I thought you wanted me to make a TechEmpower-style optimization and cache the first request so that any subsequent request would be returned immediately, effectively gaming the benchmark.

Updated the repo with your suggestions, thank you.

Go output became ~131 kb/s faster, Crystal output became ~61 kb/s slower? I bumped up the total amount of requests to 25k, and ran it several times on each server just to be sure.

This is a toy bench, but one of the things that attracted me to Crystal was the “as fast as C” part. I’d love to learn whichever optimizations that would move me towards that goal.

Is it perhaps the lack of parallelism? Go schedules all goroutines across all cores, IIRC Crystal uses single core concurrency at the moment, perhaps this is why?

EDIT:

That’s not protected though, so with concurrent execution, I believe the current code could already run into conflicts.

Perhaps in later on I’ll add a mutex to both implementations, it’s how you’d do it in Go at least (without breaking the API).

What happens when you also pass -k to ab? That’s for keep-alive.

Many times the OS limits how many sockets or things can be created by a process.

Go: 21523.25 kb/s total.
Crystal: 11872.58 kb/s total.

Go is nearly twice as fast in this case.

Is it due to the lack of threaded concurrency in Crystal? Webserver implementation?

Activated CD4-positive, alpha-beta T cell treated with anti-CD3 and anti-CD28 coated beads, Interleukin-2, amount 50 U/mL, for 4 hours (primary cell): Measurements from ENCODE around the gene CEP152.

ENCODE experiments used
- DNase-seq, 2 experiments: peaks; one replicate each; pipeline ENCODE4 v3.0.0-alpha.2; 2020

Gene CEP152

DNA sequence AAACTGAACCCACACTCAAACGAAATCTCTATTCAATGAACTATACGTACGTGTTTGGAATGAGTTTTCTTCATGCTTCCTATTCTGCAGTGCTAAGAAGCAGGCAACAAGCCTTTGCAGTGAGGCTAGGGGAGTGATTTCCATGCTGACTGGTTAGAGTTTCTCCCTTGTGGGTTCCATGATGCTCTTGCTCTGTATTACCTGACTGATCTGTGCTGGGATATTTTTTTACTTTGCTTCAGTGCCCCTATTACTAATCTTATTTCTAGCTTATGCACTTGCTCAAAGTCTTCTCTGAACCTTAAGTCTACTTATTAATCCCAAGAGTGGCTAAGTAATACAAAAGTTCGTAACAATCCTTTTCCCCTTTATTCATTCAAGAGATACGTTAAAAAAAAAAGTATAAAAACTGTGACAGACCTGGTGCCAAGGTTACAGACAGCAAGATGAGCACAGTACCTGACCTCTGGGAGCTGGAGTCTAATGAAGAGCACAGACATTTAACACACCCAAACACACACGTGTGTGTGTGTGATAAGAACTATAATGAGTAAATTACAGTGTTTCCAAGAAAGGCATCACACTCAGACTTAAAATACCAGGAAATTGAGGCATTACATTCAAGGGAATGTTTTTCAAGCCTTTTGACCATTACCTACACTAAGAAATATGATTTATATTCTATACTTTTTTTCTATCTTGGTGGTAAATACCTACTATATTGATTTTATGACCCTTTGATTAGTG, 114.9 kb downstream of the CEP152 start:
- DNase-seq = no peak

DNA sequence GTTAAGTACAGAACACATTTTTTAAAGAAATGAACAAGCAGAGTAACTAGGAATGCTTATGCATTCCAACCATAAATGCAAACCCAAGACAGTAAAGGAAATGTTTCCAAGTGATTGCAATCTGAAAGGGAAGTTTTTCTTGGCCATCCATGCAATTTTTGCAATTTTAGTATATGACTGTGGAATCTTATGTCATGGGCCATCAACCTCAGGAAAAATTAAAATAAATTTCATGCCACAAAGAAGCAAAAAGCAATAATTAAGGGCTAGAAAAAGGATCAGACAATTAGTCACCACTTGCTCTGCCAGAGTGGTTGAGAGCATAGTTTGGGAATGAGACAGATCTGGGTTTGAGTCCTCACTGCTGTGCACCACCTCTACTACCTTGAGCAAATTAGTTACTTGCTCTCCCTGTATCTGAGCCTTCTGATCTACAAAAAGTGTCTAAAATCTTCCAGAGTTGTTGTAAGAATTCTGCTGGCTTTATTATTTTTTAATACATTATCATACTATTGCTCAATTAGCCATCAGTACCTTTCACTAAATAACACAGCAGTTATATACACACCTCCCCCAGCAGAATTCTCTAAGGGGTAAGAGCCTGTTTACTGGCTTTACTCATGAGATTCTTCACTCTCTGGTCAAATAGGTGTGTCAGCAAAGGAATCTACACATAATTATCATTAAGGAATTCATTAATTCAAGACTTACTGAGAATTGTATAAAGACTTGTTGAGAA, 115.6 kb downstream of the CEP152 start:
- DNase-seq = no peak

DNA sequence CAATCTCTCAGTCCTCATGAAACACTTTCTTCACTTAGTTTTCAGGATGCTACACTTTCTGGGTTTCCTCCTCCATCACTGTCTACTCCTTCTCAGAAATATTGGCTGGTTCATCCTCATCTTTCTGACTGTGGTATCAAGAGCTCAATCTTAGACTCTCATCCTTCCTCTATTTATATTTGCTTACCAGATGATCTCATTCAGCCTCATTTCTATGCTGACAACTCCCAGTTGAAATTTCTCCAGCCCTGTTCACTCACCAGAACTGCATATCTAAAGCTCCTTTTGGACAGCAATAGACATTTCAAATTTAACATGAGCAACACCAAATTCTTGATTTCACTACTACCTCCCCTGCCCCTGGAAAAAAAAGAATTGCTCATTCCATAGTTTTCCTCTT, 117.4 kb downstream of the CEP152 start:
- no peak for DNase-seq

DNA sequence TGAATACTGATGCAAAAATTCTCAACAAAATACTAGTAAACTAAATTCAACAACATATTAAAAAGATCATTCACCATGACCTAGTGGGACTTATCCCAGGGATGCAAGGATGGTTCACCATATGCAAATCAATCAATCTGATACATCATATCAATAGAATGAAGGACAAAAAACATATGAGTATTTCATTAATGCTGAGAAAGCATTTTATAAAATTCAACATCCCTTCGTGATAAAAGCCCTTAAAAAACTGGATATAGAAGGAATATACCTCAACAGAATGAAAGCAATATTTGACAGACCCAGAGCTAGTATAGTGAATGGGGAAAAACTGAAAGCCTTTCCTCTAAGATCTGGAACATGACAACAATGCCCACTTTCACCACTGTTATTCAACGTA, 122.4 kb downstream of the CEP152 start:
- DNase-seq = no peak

I’ve seen some benchmarks with Crystal in various articles, videos etc and it sure does seem to be very close to C, where G is close to C. Not in this particular case though.

My guess it’s WSL. You will have to find someone to run the benchmark on Linux. On Mac osx I get Crystal is faster.

That makes sense, cheers.

If I might ask, what numbers are you getting (with/without keep alive)? My only goal is to be on par with Go, anything above is a bonus.

Sure!

With keep alive:

Go:

ab -k -c 10 -n 25000 -p test.json -T application/x-www-form-urlencoded http://127.0.0.1:8080/
This is ApacheBench, Version 2.3 <$Revision: 1879490 $>
Copyright 1996 Adam Twiss, Zeus Technology Ltd, http://www.zeustech.net/
Licensed to The Apache Software Foundation, http://www.apache.org/

Benchmarking 127.0.0.1 (be patient)
Completed 2500 requests
Completed 5000 requests
Completed 7500 requests
Completed 10000 requests
Completed 12500 requests
Completed 15000 requests
Completed 17500 requests
Completed 20000 requests
Completed 22500 requests
Completed 25000 requests